At the intersection of education, child development, and family support

Alice Tao ’17, Project 55 Fellow at New York Center For Child Development, NY

Alice Tao has lived in Chengdu and Jinhua, China; Memphis, TN; Houston, TX; and Sioux Falls, SD. She majored in Neuroscience with a certificate in Cognitive Science at Princeton, but she is also very interested in linguistics, visual arts, and chemistry. On campus, Alice conducted neuroscience research investigating the role of the cerebellum in neural circuit development, and she particularly enjoyed interacting with children either through education outreach with Princeton University Chemistry Outreach Program or hanging out with her buddies through Best Buddies. She is excited to work as part of the incredible team at New York Center for Child Development to address critical issues in child development by engaging parents and the community.

This year, I have had the opportunity to observe the multidimensional nature of the field of child development. The New York Center for Child Development (NYCCD) provides a wide array of educational and therapeutic services to children ages 3-5 with significant developmental delays. Its interdisciplinary team of educators, therapists, social workers, and mental health providers works together to address the unique needs of these preschoolers during the critical early years that set the foundation for children’s health and success in later life. As I am especially interested in the interplay between health, education, and social issues, I have really appreciated NYCCD’s emphasis on fostering a learning community, where every member contributes valuable insight from their diverse perspectives.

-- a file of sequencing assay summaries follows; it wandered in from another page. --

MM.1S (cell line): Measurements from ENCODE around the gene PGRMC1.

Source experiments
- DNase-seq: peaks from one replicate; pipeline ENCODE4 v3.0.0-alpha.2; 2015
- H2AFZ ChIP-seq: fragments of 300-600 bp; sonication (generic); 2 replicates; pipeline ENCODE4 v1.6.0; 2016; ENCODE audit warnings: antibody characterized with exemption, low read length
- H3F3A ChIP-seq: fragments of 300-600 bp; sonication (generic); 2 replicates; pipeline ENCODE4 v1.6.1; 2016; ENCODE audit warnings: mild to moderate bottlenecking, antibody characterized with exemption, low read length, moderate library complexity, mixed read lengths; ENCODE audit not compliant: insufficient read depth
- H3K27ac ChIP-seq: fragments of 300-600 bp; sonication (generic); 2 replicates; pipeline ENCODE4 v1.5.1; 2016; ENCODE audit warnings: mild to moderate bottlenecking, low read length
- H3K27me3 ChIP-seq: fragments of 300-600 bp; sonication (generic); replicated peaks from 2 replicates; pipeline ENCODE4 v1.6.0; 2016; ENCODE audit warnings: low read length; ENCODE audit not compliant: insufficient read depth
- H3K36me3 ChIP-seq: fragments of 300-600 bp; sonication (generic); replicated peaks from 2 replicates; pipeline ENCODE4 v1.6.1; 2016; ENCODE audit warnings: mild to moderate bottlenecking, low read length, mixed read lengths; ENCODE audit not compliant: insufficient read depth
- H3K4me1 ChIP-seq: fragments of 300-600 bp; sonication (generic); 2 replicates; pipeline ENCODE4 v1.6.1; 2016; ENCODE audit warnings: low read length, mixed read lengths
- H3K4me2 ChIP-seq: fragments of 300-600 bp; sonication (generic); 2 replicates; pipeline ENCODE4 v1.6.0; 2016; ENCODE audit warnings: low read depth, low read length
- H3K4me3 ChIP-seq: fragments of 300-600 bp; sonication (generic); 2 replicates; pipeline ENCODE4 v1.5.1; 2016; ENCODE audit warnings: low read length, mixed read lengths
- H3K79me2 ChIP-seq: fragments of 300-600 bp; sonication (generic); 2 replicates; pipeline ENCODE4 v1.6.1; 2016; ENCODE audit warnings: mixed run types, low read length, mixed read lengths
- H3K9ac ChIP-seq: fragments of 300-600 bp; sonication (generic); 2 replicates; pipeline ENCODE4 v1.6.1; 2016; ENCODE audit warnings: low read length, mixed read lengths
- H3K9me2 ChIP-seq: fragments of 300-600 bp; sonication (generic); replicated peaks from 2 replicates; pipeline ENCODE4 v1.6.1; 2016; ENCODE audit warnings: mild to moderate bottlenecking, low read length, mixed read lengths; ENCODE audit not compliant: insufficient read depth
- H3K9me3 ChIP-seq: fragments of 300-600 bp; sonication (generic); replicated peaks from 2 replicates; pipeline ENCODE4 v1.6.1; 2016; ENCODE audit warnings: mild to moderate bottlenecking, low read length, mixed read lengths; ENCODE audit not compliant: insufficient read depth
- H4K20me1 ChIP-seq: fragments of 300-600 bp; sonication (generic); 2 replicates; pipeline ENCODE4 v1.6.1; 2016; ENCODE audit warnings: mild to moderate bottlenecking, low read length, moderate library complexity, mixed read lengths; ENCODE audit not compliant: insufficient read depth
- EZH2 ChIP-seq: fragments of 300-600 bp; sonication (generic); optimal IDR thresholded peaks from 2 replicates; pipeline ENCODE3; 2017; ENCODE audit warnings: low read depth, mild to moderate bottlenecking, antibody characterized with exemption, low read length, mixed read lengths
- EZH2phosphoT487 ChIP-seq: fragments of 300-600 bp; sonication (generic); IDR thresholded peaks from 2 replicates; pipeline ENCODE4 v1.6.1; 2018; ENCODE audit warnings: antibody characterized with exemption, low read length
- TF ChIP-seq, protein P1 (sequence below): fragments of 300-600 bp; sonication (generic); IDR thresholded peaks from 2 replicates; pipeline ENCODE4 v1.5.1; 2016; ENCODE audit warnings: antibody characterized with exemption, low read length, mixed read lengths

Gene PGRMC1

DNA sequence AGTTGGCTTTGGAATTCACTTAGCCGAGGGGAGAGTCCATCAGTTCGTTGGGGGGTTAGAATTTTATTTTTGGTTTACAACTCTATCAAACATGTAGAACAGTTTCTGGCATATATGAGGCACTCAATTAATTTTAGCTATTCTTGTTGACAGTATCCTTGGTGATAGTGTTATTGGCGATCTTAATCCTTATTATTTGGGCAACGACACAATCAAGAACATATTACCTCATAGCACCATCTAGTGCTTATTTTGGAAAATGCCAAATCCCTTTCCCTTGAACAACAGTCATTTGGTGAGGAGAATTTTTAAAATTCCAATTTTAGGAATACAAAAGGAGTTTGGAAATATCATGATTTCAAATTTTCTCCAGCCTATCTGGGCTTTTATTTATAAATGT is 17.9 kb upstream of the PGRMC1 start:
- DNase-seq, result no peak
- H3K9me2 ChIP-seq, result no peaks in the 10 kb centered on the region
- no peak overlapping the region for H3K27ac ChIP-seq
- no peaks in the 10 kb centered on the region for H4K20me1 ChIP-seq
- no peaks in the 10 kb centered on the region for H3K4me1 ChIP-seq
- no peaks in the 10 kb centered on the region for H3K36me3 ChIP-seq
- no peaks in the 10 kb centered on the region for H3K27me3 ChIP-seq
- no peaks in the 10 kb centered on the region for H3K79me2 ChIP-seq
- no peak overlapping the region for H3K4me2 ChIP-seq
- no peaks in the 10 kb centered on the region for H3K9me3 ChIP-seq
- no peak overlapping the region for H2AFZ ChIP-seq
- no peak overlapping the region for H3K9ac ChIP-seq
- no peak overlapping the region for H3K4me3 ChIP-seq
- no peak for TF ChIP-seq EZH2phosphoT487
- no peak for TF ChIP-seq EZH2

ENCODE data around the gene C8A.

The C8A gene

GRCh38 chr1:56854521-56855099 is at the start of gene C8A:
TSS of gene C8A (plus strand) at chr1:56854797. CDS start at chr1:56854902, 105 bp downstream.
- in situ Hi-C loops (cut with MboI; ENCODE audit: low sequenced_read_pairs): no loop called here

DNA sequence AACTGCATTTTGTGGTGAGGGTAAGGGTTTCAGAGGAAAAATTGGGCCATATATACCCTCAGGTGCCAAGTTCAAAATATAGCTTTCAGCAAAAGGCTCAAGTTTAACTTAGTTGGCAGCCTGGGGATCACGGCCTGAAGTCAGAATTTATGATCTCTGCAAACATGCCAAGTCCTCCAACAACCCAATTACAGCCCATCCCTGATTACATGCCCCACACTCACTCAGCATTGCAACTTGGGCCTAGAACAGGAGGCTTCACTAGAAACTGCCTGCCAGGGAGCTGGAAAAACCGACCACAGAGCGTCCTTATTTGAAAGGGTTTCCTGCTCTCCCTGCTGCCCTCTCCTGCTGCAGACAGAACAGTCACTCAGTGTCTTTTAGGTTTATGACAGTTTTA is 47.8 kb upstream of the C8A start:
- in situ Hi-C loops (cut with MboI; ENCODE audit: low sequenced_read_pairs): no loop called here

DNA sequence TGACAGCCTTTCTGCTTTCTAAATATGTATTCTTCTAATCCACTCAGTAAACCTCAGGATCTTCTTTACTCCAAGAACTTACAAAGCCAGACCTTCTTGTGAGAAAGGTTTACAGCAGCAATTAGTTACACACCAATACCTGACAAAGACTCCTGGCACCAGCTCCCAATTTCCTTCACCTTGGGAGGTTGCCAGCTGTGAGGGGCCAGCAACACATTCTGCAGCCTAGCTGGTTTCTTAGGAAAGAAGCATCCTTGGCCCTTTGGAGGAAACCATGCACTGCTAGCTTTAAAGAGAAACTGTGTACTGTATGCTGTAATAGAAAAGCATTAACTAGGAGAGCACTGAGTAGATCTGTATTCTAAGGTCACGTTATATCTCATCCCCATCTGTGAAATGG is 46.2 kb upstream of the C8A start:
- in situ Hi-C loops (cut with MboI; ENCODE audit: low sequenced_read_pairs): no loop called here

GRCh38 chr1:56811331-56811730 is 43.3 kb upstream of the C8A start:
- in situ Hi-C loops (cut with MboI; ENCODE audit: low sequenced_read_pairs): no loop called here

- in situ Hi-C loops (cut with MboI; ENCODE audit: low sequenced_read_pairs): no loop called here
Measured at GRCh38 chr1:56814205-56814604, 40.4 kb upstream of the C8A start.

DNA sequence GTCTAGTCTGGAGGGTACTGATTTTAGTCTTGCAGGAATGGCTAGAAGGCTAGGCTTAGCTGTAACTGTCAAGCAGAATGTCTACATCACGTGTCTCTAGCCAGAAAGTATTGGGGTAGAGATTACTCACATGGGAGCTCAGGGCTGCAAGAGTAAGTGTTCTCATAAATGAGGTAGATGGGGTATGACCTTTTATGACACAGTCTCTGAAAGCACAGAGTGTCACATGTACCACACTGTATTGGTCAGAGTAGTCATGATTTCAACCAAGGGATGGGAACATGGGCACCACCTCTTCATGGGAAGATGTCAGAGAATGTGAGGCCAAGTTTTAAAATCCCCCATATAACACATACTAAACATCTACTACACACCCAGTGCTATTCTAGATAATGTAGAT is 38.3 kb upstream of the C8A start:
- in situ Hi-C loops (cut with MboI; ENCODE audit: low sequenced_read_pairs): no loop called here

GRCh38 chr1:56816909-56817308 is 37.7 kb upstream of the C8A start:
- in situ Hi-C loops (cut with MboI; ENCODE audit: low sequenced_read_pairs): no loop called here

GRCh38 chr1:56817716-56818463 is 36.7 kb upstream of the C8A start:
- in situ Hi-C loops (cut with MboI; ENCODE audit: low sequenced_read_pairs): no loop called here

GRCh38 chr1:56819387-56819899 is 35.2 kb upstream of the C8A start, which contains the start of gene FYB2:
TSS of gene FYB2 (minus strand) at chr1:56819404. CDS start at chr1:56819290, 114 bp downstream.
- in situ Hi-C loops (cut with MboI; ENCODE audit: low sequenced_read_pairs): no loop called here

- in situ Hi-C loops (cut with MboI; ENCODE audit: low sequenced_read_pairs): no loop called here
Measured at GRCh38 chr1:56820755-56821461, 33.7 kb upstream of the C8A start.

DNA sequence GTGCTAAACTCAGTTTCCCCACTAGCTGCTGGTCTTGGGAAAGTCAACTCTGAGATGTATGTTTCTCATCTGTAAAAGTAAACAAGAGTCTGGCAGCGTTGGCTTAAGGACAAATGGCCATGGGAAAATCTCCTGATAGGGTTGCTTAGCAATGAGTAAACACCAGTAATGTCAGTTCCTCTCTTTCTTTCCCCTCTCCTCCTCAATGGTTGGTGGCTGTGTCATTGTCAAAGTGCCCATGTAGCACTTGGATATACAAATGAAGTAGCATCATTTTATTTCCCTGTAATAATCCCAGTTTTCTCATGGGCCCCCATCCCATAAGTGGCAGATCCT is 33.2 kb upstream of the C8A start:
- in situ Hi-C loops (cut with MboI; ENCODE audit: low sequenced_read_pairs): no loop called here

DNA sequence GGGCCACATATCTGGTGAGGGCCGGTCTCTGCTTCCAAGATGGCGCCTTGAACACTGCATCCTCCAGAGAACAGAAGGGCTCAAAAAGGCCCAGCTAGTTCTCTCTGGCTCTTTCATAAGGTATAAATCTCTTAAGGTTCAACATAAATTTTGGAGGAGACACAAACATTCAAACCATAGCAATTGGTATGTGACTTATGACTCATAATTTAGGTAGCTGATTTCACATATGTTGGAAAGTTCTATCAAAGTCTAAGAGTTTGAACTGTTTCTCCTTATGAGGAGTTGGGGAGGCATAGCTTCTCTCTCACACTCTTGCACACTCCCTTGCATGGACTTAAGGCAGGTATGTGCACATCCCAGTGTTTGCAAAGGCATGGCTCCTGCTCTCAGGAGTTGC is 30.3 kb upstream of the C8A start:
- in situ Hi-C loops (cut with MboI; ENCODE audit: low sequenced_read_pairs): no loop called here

As the Parent Outreach Coordinator, I have focused on taking a similarly integrative approach to working with the families at NYCCD. To establish a platform for parents to learn about and discuss various topics in child development, I initiated a monthly parent workshop series and a support group, in which parents can actively engage with various specialists and support each other. The stories shared by the parents at these meetings have also inspired me to pursue other projects that address the multifaceted needs of our community. The parents frequently express concerns that fall outside the school but are nevertheless related to the developmental issues that the school is addressing and to the health access disparities that our society is currently struggling with. I sought to enhance the coordination of the children’s health services along with their education, collaborating with local organizations to bring free vision exams and dental services to the school as well as to increase awareness of and access to health services such as asthma care. From this unique vantage point at NYCCD, I have gained a deeper understanding of how to address the specific needs of underserved families and how different service areas can converge to target critical issues in child development.


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